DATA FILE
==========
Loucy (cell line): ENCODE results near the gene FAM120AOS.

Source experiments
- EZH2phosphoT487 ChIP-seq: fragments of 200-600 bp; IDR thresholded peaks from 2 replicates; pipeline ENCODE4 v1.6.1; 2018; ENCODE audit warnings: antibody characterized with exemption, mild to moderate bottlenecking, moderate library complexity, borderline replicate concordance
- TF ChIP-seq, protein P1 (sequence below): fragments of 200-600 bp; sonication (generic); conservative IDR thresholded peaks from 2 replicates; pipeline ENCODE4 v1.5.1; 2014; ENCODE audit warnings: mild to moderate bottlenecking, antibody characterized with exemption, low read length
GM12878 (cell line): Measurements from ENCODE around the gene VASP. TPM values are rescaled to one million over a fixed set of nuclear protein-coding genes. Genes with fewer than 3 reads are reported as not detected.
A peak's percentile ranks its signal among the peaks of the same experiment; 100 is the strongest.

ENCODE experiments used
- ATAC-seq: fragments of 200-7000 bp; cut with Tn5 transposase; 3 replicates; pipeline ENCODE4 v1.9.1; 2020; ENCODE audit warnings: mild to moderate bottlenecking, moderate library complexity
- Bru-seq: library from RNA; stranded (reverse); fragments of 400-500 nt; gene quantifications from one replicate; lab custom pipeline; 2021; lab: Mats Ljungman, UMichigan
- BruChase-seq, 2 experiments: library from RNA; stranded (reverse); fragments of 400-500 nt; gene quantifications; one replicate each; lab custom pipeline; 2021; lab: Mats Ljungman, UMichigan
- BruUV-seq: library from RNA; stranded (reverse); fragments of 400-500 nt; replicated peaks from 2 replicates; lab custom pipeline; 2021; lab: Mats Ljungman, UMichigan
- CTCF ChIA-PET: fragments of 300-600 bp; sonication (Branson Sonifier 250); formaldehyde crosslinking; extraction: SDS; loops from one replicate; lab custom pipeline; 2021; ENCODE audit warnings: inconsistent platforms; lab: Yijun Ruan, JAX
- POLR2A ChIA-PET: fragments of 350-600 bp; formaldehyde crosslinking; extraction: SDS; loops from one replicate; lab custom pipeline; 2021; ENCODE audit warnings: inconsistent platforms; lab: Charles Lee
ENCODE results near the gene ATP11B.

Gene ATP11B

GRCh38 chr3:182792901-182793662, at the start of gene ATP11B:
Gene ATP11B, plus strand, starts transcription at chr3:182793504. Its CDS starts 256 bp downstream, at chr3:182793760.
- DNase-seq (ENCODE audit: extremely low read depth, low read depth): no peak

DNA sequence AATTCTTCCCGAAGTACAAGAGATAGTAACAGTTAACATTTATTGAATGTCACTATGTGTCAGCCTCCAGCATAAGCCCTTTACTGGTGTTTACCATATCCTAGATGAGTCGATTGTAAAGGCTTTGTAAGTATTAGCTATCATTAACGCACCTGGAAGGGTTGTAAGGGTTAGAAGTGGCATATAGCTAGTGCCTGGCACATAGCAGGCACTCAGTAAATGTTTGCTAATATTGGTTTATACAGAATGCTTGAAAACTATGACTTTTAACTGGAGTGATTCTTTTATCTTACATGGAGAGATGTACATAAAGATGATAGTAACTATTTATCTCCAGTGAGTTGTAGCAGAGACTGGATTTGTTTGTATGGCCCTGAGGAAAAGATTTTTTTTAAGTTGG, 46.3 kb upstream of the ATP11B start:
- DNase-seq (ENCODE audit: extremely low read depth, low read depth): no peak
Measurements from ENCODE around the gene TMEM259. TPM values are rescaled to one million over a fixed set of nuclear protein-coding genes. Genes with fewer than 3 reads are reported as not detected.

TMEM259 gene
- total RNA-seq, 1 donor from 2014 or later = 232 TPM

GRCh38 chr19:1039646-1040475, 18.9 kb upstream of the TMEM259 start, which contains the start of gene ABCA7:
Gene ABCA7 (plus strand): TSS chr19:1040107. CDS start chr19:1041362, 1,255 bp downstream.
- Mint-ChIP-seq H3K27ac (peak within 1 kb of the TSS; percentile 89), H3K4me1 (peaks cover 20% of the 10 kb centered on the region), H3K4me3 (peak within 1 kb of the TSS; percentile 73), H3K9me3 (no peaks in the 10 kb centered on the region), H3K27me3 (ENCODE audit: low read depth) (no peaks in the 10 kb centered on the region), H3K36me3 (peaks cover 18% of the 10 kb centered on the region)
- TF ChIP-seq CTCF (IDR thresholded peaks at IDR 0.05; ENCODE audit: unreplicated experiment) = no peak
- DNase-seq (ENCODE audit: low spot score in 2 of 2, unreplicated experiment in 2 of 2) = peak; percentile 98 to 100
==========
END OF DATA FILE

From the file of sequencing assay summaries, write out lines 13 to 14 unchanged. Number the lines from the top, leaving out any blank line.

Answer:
- POLR2A ChIA-PET: fragments of 350-600 bp; formaldehyde crosslinking; extraction: SDS; loops from one replicate; lab custom pipeline; 2021; ENCODE audit warnings: inconsistent platforms; lab: Charles Lee
ENCODE results near the gene ATP11B.